**b**) The normalized thermopower ${(S/T)}_{N}$ in magnetic fields B depicted in the legend. The experimental data are extracted from measurements on ${\mathrm{YbRh}}_{2}{\mathrm{Si}}_{2}$ [46,47] and on $\beta $-${\mathrm{YbAlB}}_{4}$ [59]. The data, taken at the AF phase [46,47] and at the superconducting one (SC) [59] (delineated by the ellipse and the rectangle, respectively) expose the violation of the scaling. The theoretical solid curves in (

**a**,

**b**) coincide with that shown in Figure 2b and Figure 5 [15,54].

**Figure 8.**Scaling of $S/T$. At magnetic field $B=0$, the strongly correlated layered cobalt oxide $\left[{\mathrm{BiBa}}_{0.66}{\mathrm{K}}_{0.36}{\mathrm{O}}_{2}\right]{\mathrm{CoO}}_{2}$ demonstrates the scaling of ${(S\left(T\right)/T)}_{N}$ versus ${T}_{N}$. The data are extracted from measurements on $\left[{\mathrm{BiBa}}_{0.66}{\mathrm{K}}_{0.36}{\mathrm{O}}_{2}\right]{\mathrm{CoO}}_{2}$ [56]. The solid curve displaying the theoretical calculations is the same as that shown in Figure 5.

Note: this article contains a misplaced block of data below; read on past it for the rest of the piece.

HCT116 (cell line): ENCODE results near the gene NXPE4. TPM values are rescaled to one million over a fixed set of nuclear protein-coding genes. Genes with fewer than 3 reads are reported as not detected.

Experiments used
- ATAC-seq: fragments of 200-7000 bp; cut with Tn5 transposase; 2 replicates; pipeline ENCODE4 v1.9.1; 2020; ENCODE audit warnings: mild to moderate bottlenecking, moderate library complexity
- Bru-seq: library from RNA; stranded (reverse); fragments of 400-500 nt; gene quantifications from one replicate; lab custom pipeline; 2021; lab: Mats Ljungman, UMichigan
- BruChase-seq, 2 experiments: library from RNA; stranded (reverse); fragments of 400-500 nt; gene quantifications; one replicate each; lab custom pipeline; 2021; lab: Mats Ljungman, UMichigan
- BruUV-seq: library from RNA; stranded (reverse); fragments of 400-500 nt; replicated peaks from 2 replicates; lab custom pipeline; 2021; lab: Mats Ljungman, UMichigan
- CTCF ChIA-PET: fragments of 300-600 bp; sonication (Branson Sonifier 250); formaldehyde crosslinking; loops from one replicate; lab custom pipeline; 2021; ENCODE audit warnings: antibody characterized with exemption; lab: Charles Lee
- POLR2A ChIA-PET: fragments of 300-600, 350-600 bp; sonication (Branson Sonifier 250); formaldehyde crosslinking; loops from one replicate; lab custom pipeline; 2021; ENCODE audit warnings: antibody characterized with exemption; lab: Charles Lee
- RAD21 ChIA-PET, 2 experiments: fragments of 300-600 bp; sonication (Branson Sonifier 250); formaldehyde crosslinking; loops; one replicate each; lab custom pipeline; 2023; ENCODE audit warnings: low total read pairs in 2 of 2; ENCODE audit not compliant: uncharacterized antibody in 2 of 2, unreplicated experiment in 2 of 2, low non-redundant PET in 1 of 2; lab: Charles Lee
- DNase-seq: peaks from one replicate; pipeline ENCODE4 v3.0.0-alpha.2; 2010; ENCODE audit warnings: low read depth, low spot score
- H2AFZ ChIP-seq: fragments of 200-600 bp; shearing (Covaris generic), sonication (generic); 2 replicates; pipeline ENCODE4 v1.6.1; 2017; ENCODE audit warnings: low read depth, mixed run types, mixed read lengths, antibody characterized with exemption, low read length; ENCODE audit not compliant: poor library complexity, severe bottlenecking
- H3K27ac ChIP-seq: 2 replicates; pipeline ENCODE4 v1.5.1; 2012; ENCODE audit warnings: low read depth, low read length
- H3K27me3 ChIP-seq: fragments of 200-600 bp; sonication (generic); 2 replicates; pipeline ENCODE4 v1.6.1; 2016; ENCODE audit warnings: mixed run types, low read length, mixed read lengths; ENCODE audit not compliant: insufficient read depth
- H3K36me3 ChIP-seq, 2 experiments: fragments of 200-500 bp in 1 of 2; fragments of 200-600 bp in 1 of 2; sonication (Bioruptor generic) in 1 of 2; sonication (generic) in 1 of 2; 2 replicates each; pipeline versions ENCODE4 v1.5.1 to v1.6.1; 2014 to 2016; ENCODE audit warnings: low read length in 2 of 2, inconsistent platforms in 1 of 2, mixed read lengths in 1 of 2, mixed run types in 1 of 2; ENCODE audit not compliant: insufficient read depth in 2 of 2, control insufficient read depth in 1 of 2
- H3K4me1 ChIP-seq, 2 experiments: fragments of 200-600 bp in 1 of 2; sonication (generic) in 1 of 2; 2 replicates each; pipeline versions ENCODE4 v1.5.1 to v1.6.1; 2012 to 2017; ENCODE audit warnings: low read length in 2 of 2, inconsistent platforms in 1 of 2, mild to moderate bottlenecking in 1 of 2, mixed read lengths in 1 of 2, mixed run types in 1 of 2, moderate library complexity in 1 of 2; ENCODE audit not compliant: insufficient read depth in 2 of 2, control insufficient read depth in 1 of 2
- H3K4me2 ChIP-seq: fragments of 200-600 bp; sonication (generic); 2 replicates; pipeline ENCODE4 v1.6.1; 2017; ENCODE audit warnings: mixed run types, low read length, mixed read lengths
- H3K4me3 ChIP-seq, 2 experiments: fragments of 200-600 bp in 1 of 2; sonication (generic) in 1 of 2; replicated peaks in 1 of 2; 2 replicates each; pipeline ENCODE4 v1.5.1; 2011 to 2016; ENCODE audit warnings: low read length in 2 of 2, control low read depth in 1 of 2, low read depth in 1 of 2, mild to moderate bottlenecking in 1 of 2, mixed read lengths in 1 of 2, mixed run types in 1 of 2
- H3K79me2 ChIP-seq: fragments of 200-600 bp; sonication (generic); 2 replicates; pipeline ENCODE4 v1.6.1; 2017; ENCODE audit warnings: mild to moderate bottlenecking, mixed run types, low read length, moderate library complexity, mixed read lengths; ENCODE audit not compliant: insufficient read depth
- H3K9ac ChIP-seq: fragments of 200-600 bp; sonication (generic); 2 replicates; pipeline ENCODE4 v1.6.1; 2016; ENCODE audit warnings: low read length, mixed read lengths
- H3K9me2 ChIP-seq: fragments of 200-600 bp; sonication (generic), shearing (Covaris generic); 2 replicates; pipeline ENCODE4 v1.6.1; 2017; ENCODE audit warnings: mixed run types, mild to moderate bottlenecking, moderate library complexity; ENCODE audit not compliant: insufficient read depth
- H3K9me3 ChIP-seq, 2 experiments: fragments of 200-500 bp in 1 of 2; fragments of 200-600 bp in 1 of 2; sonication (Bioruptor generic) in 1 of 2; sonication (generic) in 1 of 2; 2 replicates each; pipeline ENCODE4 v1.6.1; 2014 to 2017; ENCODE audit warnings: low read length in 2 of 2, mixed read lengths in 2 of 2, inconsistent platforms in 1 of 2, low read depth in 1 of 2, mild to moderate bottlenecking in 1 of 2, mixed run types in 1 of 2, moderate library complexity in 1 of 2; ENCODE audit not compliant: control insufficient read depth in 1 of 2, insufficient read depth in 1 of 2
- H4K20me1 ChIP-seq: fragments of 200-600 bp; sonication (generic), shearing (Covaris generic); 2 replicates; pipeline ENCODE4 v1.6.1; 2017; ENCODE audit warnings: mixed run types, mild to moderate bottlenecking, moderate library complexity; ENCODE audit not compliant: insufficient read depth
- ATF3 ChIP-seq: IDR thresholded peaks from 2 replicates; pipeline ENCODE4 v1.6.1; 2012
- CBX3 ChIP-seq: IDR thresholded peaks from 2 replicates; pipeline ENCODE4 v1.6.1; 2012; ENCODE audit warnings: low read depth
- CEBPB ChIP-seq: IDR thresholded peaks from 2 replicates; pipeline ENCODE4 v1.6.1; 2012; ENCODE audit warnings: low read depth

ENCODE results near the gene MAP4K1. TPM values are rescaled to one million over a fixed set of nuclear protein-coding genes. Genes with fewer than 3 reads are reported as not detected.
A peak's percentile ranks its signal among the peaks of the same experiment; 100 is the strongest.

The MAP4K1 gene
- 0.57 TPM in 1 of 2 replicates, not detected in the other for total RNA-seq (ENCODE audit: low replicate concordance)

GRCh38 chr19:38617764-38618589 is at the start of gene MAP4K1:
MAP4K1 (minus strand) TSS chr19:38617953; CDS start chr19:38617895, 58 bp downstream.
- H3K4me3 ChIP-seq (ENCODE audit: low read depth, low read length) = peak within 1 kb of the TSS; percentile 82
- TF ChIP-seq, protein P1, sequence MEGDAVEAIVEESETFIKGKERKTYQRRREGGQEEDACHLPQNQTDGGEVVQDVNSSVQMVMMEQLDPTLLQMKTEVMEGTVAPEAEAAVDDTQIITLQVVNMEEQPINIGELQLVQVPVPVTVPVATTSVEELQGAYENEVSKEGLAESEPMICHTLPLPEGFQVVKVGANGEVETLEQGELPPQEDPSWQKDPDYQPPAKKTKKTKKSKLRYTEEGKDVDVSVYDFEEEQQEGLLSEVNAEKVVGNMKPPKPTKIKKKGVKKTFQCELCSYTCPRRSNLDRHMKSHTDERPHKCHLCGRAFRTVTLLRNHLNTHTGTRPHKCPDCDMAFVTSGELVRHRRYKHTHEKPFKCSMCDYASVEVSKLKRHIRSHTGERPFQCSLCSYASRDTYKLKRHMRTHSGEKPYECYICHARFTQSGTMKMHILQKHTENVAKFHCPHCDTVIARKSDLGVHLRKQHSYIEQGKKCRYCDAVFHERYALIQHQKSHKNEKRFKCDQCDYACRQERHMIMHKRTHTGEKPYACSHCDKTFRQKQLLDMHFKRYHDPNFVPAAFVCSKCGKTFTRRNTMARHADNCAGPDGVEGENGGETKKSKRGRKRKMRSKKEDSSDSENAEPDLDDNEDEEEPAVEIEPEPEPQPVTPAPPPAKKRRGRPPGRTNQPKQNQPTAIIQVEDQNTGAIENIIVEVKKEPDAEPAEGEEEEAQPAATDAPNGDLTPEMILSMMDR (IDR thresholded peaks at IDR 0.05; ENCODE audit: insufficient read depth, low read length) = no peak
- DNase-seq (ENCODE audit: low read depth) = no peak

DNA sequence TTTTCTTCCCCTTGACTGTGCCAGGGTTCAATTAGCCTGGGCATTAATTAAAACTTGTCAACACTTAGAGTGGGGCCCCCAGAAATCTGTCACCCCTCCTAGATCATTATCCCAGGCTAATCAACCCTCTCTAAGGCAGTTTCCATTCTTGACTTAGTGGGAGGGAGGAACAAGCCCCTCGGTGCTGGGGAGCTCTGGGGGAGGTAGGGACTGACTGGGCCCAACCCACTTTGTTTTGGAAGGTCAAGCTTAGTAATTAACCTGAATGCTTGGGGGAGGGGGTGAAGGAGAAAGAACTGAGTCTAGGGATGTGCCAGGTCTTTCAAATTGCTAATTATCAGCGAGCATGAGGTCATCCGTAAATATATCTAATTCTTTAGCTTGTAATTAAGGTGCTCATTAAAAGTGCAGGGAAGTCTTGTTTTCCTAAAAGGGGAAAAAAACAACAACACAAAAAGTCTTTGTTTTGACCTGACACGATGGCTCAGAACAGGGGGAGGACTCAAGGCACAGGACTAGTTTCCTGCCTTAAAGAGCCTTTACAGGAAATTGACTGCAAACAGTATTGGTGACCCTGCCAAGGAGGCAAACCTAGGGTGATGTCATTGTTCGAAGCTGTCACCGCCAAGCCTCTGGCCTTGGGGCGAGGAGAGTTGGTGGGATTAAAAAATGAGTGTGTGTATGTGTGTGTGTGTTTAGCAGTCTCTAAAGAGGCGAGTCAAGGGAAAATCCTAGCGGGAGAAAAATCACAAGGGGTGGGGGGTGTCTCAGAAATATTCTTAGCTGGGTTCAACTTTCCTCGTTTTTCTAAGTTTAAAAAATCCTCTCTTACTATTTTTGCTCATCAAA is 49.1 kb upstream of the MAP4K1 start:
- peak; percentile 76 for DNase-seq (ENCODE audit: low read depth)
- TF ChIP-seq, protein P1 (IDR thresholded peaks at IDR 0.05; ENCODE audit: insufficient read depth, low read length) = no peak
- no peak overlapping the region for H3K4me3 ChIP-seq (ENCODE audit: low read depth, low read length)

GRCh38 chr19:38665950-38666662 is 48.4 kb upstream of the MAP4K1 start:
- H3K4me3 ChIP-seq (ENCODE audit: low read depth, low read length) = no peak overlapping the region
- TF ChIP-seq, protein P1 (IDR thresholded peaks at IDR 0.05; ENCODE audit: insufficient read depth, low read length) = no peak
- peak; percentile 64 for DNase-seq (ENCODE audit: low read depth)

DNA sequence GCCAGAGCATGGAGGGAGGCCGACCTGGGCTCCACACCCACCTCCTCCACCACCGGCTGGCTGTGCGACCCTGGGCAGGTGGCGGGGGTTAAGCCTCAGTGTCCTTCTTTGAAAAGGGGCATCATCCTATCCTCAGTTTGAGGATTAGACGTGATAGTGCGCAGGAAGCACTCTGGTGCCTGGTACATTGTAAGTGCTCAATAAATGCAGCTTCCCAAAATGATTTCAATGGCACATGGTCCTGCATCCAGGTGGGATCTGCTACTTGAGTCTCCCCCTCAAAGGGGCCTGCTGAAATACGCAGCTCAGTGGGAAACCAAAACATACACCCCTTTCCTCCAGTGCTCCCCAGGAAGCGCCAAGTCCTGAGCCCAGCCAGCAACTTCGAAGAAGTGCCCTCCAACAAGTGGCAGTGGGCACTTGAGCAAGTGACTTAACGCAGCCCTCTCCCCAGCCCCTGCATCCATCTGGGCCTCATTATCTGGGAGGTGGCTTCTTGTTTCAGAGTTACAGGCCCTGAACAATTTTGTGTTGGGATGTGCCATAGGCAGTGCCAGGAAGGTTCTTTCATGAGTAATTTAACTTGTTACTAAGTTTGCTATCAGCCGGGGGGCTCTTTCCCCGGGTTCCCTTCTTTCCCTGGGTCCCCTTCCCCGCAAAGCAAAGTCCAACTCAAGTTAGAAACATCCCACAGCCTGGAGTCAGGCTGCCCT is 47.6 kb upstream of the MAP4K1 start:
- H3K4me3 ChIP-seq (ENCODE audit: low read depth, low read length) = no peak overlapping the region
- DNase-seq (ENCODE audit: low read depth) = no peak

**Figure 10.**The temperature dependence of the ratios ${\gamma}_{norm}=({\gamma}_{0}-{A}_{1})/{B}_{1}$ for $t<1$ and $t>1$ as a function of $|1-t|$ given by Equation (21) is shown by the solid line. The ratios are extracted from the data obtained in measurements of ${\gamma}_{0}$ on ${\mathrm{YbRh}}_{2}{\mathrm{Si}}_{2}$ at the AF phase transition [63] and are shown as triangles, as shown in the legend.